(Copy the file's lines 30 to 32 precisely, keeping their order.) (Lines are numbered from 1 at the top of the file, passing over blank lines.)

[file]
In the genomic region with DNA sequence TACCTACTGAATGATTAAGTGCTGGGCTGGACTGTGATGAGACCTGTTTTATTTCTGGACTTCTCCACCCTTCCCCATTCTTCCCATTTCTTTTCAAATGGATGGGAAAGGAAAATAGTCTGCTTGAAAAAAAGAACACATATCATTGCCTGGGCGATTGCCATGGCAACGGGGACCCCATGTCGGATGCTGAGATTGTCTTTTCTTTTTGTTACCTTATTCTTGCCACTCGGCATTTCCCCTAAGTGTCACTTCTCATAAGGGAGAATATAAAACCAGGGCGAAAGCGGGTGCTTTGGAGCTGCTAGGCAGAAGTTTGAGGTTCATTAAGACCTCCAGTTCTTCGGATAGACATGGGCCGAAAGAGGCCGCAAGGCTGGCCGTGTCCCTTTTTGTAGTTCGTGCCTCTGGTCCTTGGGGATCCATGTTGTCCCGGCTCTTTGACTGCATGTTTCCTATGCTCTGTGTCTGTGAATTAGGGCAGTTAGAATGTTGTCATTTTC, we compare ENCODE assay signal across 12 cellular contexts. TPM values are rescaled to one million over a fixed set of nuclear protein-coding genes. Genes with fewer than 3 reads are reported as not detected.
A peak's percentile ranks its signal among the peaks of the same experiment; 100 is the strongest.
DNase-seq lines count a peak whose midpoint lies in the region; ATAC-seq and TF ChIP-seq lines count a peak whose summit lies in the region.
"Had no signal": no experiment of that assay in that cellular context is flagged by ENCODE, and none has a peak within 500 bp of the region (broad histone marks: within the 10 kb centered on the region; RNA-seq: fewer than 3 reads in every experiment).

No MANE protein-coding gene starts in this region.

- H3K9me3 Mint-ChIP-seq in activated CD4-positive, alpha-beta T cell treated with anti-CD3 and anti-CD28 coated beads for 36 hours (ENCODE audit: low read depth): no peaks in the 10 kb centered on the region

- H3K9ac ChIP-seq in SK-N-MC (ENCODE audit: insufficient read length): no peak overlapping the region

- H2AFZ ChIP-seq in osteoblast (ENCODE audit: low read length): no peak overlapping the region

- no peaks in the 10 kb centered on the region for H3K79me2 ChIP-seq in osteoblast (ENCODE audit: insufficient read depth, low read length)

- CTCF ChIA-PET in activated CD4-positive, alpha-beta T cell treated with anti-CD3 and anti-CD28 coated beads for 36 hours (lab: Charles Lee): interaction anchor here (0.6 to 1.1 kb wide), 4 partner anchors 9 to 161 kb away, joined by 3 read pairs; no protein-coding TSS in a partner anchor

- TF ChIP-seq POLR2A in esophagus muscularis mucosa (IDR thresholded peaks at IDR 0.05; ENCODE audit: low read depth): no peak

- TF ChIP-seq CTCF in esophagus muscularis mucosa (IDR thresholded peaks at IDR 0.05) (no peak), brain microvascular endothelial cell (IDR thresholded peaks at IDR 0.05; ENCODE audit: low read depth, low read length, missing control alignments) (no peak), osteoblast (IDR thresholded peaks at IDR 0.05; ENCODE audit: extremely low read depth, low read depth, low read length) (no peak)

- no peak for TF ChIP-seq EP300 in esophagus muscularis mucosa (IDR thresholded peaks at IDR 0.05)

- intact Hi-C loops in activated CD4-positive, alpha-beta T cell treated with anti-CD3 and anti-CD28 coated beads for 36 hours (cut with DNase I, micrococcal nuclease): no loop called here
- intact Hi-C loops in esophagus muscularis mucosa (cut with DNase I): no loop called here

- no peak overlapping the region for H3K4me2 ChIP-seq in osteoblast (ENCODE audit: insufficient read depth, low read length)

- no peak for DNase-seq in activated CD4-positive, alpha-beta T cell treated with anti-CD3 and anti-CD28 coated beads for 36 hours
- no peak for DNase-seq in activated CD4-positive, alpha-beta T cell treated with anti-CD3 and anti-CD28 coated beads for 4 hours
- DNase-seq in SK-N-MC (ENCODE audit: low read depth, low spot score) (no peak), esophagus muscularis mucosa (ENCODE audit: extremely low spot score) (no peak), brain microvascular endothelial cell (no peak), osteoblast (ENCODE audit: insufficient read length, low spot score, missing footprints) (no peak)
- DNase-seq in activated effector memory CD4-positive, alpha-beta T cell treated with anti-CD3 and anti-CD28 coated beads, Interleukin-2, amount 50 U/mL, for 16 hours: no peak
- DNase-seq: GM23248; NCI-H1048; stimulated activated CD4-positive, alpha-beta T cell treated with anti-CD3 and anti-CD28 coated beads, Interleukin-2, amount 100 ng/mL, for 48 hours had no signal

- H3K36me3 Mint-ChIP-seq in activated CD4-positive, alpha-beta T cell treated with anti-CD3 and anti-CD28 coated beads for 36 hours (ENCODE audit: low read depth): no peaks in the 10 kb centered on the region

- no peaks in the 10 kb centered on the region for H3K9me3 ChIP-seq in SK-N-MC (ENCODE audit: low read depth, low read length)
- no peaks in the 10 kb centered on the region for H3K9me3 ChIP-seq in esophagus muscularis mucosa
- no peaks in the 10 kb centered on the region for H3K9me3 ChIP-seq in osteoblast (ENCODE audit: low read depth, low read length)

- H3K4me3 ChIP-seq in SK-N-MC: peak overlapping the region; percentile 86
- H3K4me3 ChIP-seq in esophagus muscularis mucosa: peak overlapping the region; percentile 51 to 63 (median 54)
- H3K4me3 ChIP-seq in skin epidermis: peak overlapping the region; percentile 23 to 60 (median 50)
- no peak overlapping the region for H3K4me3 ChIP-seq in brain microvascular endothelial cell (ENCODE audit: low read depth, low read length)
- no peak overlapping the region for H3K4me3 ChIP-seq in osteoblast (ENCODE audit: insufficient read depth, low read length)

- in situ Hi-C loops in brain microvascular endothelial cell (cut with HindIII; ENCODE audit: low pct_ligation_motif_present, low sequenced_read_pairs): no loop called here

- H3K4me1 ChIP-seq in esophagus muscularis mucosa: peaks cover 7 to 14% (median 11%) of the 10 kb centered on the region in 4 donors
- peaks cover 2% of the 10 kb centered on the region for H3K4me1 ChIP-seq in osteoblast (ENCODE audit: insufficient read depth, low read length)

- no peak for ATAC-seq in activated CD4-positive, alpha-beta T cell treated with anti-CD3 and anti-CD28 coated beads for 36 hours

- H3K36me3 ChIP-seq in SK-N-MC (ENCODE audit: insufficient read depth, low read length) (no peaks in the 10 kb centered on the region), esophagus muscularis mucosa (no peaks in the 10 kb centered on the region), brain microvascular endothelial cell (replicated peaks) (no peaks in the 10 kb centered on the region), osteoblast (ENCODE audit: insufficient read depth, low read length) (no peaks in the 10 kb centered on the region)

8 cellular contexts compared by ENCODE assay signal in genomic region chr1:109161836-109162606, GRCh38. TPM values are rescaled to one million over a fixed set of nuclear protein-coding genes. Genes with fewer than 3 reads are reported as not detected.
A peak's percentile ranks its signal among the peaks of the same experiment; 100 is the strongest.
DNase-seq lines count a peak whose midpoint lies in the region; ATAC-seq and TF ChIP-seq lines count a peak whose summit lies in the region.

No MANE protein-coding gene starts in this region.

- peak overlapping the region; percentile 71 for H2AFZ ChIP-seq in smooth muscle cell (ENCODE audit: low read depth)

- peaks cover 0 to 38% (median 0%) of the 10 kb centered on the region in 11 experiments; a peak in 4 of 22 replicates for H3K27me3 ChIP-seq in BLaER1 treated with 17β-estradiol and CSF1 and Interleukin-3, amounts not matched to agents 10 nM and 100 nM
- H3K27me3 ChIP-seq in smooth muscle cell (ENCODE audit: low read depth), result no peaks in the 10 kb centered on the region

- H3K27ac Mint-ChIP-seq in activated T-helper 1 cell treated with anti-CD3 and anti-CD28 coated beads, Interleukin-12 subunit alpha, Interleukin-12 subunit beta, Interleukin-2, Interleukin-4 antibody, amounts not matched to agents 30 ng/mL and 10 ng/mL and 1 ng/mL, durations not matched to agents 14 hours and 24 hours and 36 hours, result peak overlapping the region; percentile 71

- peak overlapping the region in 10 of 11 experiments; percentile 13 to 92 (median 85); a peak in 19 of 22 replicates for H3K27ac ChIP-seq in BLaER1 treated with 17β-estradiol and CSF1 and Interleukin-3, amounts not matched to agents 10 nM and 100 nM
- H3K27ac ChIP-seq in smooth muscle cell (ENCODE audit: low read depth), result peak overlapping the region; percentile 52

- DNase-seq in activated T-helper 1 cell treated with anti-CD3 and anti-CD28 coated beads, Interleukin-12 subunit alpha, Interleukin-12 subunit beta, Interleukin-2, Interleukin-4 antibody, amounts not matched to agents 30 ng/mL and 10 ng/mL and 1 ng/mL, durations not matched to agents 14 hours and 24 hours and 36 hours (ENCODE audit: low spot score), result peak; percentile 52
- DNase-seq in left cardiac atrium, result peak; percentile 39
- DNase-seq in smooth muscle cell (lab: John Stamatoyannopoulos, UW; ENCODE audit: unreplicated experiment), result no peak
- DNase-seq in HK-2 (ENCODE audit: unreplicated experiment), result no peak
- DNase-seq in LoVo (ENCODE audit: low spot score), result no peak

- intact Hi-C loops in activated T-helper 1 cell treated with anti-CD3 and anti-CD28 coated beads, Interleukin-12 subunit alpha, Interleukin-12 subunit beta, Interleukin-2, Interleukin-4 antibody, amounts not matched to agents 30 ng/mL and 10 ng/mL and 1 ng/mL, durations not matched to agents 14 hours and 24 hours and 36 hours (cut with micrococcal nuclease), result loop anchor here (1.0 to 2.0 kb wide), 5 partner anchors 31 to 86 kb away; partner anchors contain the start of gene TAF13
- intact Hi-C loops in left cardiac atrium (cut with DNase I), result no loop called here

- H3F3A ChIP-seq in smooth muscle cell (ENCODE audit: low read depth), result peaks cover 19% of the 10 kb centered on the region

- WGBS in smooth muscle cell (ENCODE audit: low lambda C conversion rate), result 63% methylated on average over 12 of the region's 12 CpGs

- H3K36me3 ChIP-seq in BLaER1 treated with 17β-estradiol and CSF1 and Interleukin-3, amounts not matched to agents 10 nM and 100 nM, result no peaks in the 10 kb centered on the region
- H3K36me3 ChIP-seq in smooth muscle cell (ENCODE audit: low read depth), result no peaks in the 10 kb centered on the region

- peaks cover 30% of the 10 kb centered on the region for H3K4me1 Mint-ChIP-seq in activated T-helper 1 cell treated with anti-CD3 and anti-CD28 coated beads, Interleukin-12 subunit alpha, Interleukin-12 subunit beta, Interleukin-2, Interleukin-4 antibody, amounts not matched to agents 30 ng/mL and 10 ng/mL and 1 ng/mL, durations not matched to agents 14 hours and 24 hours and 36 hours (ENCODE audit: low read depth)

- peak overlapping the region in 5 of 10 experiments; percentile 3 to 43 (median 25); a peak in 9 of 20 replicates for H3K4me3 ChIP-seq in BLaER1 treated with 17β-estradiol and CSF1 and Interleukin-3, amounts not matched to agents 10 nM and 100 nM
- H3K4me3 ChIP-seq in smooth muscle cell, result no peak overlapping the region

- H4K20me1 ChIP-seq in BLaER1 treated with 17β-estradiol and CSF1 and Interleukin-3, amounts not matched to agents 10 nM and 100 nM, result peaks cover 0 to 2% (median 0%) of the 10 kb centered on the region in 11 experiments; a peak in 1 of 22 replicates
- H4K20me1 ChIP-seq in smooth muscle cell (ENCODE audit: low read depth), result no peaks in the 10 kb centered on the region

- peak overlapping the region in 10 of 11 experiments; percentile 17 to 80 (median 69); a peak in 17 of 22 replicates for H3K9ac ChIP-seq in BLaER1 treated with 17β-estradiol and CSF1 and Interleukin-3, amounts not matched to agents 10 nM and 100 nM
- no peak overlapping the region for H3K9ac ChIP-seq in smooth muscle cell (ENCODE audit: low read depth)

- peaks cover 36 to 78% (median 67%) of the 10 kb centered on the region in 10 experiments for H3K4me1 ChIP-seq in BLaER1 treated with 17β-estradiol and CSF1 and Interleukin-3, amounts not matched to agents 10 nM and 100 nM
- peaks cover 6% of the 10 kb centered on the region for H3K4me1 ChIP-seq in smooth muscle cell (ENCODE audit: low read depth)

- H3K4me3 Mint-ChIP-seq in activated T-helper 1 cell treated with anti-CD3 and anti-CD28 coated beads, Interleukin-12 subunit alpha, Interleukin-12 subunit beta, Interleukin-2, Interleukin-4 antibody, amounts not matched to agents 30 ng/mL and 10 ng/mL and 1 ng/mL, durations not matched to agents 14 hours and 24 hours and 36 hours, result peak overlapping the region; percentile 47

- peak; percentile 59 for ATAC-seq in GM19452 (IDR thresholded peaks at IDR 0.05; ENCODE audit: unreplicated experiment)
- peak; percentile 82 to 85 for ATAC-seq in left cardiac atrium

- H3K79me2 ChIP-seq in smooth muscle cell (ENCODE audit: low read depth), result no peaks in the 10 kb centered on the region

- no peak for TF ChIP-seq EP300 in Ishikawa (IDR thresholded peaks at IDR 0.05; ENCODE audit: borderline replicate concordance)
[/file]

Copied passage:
- no peak overlapping the region for H3K4me3 ChIP-seq in osteoblast (ENCODE audit: insufficient read depth, low read length)

- in situ Hi-C loops in brain microvascular endothelial cell (cut with HindIII; ENCODE audit: low pct_ligation_motif_present, low sequenced_read_pairs): no loop called here

- H3K4me1 ChIP-seq in esophagus muscularis mucosa: peaks cover 7 to 14% (median 11%) of the 10 kb centered on the region in 4 donors